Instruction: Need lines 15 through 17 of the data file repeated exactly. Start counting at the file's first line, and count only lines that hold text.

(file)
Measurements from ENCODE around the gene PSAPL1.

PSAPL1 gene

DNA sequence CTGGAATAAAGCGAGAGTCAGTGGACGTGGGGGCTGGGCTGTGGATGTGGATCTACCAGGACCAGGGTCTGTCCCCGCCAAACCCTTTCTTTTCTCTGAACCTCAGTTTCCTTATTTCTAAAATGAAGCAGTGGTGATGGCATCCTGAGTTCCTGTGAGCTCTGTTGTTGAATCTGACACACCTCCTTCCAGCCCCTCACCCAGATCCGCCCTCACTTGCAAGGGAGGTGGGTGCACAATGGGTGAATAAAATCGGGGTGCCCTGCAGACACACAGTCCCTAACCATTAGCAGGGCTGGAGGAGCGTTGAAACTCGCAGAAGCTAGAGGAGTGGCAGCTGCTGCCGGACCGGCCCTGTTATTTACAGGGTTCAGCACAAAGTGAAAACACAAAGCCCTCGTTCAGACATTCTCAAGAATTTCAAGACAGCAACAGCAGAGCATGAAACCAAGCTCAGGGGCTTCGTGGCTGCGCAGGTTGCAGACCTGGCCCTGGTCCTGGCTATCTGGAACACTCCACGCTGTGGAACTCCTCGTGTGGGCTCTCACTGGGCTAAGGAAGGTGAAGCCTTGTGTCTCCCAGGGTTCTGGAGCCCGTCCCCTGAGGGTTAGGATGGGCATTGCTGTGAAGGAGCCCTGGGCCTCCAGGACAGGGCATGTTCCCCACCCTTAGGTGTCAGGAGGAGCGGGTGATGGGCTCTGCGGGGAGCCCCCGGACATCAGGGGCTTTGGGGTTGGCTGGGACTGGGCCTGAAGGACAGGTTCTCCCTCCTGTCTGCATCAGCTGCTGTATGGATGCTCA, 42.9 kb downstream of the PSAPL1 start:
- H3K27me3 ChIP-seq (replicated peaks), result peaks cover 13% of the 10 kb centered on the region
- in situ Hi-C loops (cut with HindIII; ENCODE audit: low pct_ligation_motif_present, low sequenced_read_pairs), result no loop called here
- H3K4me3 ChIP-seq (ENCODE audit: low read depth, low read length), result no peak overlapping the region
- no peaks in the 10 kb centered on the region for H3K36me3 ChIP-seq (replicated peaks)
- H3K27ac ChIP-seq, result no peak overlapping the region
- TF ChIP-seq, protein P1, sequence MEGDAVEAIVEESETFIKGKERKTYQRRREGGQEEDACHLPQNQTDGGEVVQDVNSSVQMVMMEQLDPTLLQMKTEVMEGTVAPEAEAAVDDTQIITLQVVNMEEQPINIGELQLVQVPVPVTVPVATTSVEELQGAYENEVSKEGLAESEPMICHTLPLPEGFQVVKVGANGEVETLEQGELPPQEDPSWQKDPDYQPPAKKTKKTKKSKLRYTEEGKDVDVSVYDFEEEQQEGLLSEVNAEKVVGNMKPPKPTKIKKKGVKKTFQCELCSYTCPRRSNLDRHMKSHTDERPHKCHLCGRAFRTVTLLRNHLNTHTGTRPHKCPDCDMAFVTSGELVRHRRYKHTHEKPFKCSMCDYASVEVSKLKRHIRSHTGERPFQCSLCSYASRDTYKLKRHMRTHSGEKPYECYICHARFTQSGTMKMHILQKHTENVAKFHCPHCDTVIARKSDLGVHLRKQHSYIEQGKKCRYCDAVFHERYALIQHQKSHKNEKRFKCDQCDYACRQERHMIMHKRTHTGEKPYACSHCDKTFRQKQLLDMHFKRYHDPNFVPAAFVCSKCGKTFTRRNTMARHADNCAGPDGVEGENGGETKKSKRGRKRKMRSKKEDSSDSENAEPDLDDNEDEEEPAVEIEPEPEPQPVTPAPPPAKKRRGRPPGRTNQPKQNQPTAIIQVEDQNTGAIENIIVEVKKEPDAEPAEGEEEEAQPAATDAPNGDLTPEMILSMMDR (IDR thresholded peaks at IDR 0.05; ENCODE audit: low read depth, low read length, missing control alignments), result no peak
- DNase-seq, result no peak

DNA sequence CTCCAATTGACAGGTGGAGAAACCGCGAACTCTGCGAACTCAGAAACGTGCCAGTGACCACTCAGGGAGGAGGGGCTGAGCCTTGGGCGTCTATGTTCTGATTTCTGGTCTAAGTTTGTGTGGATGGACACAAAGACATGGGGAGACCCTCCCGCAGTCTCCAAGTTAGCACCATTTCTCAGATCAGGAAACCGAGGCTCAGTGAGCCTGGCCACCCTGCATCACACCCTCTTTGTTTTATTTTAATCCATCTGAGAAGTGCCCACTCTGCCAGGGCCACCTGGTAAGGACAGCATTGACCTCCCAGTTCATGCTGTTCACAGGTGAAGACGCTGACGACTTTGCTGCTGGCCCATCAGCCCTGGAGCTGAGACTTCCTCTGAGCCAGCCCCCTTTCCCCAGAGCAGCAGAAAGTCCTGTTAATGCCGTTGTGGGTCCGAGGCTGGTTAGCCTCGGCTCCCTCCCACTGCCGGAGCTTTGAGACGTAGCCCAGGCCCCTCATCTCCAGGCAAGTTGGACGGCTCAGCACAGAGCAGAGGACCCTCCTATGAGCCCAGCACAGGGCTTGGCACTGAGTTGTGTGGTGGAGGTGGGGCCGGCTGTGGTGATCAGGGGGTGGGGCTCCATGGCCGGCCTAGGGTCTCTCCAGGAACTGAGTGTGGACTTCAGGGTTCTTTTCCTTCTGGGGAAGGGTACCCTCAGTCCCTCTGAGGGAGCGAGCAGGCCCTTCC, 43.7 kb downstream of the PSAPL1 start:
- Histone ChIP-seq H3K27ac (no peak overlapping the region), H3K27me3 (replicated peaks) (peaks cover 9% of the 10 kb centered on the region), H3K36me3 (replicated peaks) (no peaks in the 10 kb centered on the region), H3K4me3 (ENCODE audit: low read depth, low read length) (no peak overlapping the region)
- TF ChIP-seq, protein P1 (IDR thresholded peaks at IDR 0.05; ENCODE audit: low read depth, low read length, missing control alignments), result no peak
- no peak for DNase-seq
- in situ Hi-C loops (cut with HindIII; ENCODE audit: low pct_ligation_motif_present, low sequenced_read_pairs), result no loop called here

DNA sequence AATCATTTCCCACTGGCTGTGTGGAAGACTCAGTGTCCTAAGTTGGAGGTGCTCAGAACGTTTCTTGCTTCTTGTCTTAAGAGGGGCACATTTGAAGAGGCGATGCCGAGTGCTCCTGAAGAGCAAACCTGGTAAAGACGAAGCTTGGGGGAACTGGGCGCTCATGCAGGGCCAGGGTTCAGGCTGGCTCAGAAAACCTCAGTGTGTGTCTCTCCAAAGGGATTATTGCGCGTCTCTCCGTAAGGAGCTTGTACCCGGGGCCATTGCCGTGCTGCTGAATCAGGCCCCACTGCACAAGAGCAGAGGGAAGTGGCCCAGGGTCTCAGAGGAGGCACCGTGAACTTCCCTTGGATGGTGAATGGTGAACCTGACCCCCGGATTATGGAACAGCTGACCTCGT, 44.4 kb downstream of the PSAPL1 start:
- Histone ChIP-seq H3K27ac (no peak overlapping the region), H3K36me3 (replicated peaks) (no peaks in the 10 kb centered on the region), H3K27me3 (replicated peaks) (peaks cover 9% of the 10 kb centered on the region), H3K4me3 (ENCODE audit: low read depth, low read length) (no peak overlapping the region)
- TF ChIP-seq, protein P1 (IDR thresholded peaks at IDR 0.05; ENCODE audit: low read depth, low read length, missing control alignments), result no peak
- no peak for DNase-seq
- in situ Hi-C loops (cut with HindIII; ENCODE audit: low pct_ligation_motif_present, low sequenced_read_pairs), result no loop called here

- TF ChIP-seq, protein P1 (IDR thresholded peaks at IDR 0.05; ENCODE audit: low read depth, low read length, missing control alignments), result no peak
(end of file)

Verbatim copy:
- in situ Hi-C loops (cut with HindIII; ENCODE audit: low pct_ligation_motif_present, low sequenced_read_pairs), result no loop called here

DNA sequence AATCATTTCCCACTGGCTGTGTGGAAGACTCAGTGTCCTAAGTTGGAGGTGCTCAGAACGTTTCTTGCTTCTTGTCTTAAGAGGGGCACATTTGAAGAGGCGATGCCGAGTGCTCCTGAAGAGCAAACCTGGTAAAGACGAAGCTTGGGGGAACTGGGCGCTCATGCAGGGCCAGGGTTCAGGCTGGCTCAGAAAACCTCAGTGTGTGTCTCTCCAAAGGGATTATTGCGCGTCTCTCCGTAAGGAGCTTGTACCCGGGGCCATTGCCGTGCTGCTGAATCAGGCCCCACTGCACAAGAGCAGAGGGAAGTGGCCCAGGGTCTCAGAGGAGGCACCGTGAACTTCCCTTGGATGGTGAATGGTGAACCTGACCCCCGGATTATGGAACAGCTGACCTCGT, 44.4 kb downstream of the PSAPL1 start:
- Histone ChIP-seq H3K27ac (no peak overlapping the region), H3K36me3 (replicated peaks) (no peaks in the 10 kb centered on the region), H3K27me3 (replicated peaks) (peaks cover 9% of the 10 kb centered on the region), H3K4me3 (ENCODE audit: low read depth, low read length) (no peak overlapping the region)